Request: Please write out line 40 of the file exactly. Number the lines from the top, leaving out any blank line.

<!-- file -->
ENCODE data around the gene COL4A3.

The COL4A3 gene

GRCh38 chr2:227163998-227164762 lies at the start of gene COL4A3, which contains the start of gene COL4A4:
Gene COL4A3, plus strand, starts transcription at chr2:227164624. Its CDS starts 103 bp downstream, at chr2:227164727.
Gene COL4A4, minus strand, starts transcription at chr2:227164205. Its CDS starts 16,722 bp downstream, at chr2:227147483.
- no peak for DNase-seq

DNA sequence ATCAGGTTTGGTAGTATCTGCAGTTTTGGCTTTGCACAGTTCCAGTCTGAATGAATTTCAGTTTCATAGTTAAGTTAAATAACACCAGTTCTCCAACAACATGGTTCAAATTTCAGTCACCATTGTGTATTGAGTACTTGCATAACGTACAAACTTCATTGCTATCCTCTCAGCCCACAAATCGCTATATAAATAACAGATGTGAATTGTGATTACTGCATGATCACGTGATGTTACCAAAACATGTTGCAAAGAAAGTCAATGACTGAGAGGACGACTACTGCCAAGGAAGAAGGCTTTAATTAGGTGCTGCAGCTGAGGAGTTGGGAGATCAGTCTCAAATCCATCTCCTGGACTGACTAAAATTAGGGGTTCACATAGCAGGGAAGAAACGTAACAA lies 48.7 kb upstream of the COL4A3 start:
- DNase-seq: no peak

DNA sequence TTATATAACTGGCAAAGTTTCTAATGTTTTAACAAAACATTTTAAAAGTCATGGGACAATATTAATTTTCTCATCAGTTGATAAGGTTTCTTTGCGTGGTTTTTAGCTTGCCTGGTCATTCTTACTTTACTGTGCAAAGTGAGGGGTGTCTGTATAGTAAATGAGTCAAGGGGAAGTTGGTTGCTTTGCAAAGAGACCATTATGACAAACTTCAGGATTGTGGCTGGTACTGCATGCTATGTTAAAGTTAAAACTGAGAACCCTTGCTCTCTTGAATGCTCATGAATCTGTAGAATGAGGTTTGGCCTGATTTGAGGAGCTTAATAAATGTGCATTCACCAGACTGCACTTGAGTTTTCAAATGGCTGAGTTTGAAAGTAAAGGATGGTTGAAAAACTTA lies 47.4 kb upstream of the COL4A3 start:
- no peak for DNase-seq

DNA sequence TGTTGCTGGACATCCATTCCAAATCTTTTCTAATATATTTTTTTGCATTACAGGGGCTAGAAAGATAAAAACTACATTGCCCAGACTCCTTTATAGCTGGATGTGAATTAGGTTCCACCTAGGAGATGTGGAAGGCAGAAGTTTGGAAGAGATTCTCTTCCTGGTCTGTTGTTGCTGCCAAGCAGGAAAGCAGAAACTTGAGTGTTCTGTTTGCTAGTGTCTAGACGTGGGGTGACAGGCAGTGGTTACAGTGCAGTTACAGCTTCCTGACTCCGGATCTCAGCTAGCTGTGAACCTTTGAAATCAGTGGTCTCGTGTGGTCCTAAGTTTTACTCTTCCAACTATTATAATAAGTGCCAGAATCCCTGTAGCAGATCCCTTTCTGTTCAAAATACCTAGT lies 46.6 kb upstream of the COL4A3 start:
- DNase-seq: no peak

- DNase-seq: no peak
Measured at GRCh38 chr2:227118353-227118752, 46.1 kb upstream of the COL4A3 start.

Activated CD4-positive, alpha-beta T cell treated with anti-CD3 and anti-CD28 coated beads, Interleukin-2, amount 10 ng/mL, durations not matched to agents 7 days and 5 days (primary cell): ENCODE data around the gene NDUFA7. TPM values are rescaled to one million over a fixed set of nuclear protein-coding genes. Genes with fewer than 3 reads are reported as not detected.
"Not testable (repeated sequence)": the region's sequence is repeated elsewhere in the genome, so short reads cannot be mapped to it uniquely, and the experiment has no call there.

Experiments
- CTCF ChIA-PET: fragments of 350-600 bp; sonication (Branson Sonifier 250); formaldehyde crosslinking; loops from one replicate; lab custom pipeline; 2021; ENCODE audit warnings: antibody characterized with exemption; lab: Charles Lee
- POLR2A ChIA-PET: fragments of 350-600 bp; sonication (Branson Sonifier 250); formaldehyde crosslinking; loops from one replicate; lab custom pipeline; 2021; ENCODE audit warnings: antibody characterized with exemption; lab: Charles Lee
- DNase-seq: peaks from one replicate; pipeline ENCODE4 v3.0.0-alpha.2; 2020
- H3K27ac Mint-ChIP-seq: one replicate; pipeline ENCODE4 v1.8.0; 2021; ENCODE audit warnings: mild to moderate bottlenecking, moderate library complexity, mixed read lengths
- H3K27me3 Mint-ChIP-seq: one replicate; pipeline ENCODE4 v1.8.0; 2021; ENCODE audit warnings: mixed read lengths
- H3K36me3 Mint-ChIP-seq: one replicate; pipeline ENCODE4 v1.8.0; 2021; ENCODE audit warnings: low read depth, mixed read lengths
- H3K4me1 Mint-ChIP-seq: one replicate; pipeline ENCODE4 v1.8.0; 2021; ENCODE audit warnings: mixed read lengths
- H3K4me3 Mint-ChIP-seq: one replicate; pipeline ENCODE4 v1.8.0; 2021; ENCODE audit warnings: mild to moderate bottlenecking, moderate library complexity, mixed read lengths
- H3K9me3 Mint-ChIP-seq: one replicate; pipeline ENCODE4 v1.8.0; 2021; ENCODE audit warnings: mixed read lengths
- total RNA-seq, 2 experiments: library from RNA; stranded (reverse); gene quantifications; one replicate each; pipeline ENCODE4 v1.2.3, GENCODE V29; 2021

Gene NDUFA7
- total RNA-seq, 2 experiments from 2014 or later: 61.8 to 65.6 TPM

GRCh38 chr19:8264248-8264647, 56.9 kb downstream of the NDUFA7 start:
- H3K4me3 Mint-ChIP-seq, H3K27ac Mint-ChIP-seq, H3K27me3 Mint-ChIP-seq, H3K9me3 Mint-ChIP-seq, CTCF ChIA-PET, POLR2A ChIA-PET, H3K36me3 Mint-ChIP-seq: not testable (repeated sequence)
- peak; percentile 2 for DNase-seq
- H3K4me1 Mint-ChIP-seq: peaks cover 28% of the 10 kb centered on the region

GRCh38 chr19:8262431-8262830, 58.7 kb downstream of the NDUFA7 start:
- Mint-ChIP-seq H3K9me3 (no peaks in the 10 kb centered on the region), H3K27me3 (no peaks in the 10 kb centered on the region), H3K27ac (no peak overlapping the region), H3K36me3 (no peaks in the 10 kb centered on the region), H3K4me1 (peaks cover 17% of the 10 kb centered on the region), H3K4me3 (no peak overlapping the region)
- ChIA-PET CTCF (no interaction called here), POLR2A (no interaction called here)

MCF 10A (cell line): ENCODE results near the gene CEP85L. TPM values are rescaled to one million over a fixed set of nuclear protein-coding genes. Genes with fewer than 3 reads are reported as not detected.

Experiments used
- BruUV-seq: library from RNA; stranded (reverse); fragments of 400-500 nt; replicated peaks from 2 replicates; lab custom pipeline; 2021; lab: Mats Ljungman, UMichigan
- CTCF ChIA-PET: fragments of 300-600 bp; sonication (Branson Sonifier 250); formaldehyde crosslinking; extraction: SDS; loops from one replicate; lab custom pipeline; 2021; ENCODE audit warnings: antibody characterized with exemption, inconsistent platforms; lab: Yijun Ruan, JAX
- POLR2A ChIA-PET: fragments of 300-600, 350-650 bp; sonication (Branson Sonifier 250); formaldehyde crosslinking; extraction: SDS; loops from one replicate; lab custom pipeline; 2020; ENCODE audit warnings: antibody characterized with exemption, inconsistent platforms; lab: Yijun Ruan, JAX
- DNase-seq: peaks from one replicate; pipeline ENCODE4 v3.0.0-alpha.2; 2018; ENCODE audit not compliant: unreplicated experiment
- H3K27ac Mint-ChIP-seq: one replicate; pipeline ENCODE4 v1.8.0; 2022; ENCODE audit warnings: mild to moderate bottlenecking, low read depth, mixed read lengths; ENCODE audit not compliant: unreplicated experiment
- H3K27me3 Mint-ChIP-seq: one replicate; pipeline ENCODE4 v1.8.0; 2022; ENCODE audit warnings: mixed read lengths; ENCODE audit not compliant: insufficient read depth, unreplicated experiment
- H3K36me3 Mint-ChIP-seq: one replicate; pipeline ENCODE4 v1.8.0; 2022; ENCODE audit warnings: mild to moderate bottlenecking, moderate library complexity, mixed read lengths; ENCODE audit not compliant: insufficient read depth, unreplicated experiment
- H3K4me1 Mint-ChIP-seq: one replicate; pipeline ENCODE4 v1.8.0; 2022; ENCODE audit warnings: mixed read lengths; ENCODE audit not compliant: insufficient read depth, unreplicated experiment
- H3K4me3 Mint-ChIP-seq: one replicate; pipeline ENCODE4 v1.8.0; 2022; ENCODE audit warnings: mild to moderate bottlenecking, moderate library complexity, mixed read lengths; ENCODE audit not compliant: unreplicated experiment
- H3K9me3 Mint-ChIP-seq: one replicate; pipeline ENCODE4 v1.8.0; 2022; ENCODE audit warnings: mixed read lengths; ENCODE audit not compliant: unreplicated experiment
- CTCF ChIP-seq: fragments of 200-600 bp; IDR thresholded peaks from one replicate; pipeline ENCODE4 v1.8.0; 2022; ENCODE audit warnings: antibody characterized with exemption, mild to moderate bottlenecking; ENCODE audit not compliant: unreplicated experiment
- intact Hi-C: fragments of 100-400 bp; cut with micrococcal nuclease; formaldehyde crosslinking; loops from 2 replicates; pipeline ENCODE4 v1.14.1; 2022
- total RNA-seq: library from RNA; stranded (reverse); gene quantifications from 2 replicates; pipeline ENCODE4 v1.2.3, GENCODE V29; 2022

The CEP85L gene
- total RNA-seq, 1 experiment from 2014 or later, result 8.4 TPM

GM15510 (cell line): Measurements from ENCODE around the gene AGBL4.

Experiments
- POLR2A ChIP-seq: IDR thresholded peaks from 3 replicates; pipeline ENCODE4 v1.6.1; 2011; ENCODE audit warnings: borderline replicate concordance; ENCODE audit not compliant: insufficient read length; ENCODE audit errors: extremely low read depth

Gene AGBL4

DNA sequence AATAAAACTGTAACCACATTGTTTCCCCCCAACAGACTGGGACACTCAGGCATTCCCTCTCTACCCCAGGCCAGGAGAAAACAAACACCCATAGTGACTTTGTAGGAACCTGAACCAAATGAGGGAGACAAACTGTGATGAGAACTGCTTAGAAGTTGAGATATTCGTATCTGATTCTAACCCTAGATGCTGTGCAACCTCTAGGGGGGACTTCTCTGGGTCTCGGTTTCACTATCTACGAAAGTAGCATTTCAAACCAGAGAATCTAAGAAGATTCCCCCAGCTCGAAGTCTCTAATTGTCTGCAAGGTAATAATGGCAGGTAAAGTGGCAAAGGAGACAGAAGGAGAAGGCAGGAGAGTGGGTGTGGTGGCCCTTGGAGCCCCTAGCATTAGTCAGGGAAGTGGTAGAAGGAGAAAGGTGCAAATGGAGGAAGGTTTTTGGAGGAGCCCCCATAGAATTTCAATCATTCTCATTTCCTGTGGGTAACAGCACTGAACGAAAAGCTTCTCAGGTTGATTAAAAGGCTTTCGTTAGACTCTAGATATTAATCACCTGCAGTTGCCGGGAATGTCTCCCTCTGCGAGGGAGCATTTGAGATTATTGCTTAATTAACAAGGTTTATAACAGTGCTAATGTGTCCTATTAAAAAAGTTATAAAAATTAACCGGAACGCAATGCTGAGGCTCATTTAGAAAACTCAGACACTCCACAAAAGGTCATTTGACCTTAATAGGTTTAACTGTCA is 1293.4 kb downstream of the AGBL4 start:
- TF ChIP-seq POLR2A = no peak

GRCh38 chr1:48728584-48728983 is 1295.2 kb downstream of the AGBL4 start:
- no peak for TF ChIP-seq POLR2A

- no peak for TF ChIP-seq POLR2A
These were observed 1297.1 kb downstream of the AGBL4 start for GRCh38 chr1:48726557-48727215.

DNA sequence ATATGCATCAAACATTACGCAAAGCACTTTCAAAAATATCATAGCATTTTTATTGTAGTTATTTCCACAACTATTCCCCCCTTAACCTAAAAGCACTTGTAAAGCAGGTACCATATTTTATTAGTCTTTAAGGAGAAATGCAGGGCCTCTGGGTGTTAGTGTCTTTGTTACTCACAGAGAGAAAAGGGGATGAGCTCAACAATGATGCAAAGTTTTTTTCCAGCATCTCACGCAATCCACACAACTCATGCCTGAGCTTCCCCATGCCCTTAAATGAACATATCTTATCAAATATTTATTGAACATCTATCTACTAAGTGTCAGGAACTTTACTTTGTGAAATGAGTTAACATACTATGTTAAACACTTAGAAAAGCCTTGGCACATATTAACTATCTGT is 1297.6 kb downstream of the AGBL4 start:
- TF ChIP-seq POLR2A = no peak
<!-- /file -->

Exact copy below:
- CTCF ChIA-PET: fragments of 300-600 bp; sonication (Branson Sonifier 250); formaldehyde crosslinking; extraction: SDS; loops from one replicate; lab custom pipeline; 2021; ENCODE audit warnings: antibody characterized with exemption, inconsistent platforms; lab: Yijun Ruan, JAX